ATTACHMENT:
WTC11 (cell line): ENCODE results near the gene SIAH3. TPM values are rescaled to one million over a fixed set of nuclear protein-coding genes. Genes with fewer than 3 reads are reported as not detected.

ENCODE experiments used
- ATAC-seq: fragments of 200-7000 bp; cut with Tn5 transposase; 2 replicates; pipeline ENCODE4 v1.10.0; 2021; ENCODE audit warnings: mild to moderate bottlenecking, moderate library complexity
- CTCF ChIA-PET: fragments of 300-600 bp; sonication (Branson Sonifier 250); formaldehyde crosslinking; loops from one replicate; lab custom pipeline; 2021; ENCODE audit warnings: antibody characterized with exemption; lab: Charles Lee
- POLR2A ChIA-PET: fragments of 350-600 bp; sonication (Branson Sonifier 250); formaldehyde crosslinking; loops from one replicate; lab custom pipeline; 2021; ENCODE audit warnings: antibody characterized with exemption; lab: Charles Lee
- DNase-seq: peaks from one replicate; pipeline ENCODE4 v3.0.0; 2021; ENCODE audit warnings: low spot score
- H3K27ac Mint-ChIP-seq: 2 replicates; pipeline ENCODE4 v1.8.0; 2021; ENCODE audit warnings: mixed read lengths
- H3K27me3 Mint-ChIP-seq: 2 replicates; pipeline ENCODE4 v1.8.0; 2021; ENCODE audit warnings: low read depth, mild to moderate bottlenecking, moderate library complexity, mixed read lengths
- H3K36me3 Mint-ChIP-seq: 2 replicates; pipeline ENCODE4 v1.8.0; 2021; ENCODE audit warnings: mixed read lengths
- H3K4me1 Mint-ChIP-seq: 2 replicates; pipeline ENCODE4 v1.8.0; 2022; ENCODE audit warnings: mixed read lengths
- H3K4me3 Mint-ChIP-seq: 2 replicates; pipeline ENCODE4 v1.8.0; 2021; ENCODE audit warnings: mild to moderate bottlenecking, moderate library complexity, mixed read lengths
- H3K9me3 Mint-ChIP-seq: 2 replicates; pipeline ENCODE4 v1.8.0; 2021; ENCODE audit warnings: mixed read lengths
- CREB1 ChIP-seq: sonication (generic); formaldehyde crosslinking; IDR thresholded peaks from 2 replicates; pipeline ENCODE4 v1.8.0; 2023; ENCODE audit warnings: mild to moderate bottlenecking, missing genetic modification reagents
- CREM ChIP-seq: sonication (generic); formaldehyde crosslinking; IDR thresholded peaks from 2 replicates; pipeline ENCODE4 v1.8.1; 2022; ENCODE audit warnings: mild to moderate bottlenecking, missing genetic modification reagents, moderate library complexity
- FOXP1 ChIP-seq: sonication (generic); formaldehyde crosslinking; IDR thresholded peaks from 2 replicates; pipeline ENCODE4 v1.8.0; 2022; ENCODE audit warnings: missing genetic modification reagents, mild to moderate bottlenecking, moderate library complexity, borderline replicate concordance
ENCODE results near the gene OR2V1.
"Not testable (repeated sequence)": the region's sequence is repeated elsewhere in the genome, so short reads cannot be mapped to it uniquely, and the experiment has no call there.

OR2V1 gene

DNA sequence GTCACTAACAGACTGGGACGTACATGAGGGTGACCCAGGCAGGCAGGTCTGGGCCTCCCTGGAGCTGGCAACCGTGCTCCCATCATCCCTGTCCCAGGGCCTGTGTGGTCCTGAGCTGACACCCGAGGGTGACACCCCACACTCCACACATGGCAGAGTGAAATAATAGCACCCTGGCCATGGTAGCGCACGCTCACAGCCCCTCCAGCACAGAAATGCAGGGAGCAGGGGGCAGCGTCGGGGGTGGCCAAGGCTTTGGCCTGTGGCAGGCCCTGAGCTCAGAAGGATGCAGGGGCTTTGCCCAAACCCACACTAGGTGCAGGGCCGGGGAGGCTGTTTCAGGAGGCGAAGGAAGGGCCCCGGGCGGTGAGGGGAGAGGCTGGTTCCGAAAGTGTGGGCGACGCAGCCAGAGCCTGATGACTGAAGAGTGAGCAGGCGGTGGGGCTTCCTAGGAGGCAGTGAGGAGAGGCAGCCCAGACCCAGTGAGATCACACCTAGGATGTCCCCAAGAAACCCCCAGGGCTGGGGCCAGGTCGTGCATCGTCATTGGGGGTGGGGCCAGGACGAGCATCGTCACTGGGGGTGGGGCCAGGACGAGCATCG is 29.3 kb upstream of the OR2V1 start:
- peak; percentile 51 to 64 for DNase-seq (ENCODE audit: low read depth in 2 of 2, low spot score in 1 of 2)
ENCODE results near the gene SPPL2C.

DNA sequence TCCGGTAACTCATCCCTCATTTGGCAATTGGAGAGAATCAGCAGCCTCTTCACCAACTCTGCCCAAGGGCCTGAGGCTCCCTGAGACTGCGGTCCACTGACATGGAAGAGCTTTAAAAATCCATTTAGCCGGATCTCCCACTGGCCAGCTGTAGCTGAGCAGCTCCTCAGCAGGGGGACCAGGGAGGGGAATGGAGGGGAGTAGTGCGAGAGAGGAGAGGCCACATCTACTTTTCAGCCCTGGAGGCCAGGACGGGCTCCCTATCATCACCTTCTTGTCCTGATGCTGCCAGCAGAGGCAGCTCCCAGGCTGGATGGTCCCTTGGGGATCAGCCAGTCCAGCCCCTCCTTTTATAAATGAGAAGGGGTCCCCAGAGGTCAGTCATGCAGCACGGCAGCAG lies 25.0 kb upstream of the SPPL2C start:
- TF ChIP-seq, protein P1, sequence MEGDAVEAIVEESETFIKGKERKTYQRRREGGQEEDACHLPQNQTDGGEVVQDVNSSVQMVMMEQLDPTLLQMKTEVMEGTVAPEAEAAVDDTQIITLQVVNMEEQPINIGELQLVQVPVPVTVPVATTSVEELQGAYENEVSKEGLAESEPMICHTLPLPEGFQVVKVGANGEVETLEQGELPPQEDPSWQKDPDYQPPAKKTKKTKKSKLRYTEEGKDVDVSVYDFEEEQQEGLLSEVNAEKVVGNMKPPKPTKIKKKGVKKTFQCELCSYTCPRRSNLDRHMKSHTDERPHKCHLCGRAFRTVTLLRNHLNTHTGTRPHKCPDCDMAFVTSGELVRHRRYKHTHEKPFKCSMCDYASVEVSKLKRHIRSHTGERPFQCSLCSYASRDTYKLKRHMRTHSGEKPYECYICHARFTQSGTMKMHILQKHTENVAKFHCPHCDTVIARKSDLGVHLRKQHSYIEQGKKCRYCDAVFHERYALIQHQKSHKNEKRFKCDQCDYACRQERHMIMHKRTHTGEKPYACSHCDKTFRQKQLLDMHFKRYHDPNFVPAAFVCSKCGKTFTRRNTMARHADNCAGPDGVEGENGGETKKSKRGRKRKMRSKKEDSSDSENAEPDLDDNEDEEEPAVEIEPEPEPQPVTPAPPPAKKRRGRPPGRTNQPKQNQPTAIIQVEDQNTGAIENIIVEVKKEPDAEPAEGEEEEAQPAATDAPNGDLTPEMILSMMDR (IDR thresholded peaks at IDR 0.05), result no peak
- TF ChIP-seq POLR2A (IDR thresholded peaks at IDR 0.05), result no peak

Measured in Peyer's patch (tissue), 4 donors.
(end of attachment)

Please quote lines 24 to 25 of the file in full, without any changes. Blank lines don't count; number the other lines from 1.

- TF ChIP-seq POLR2A (IDR thresholded peaks at IDR 0.05), result no peak

Measured in Peyer's patch (tissue), 4 donors.